Monday, 10 January 2011

Reticence is Golden

I am sure that I have written about this before, but it bears repeating: don't tell suitors/the girl you are pursuing about your ex-boyfriends/ex-girlfriends.

Obviously, don't deny that they ever existed. If (IF) you are asked about one, then talk, but be brief and as positive as possible. I am cudgeling my mind for a memory of some suitor desperately wanting to know about an ex-boyfriend, and I can't think of any. But I do remember wanting to talk about ex-boyfriends, either because they made for good anecdotes or because I wanted to process the leftover pain with a sympathetic soul, and this always drove the future ex-boyfriends insane. By the way, never, ever, EVER discuss an ex on a first date.

This is by no means solely a feminine failing. Some men can talk endlessly about the women who broke their hearts into a trillion pieces, and I know of one woman who put up listening to a man vent about me for months and months. Finally she told him that if he didn't stop, she would walk. (I'm afraid she was otherwise a doormat: she gave him years of devotion, and he never married her. When he left town, he didn't take her. Very sad.) Obviously I heard this story secondhand, but I'd bet the grocery money it is true. I have listened to other men go on about other women who got away.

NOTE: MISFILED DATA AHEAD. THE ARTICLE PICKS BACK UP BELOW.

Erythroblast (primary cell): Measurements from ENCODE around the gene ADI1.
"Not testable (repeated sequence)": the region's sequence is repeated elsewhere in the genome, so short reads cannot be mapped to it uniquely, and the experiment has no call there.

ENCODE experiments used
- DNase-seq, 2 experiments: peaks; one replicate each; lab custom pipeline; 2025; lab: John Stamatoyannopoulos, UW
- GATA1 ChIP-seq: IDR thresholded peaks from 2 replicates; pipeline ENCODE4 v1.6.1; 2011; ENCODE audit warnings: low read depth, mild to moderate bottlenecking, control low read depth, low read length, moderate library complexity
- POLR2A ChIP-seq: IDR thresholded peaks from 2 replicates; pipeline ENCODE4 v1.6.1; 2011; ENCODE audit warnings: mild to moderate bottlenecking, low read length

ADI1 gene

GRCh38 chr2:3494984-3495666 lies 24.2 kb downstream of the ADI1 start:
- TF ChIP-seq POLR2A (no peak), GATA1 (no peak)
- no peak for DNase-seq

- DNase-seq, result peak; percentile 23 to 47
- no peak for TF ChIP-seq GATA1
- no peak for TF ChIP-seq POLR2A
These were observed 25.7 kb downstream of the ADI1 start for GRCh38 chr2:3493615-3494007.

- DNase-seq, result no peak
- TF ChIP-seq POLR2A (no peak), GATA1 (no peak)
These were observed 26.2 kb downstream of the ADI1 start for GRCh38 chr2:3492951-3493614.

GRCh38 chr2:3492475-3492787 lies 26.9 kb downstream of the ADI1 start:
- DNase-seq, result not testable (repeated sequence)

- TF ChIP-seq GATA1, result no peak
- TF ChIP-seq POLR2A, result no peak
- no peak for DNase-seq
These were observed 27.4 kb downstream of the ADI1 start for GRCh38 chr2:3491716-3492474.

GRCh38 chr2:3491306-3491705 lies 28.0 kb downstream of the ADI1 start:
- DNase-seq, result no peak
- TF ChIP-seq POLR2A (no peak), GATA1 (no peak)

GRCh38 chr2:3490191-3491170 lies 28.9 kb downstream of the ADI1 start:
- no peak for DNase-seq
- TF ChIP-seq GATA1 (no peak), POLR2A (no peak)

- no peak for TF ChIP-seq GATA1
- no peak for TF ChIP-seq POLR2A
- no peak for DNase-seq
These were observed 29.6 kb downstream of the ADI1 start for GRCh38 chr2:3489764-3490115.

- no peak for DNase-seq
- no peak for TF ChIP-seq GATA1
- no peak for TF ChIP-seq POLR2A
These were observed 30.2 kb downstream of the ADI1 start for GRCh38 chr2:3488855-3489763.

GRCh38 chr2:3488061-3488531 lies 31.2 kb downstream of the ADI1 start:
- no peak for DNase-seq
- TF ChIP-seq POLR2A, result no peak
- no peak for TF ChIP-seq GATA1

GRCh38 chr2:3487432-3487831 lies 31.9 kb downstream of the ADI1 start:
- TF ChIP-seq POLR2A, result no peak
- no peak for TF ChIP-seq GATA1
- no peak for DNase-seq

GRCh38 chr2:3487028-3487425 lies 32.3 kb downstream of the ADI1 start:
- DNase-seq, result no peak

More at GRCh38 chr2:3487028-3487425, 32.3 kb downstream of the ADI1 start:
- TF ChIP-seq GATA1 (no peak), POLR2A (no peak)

I cannot stress how important it is when you meet a new person not to sound off in a bitter fashion about an ex. You might feel like the new woman is a kindred soul who understands you like no-one before, but many women are startled when you inform them that your last ex-girlfriend was a cheap, money-grubbing, psycho-bitch from hell. And if you mention the rest of the harpies it was your misfortune to date, the new woman may very well reflect on the long list and conclude that one day she, too, might be described by you in such unflattering terms. Buh-bye.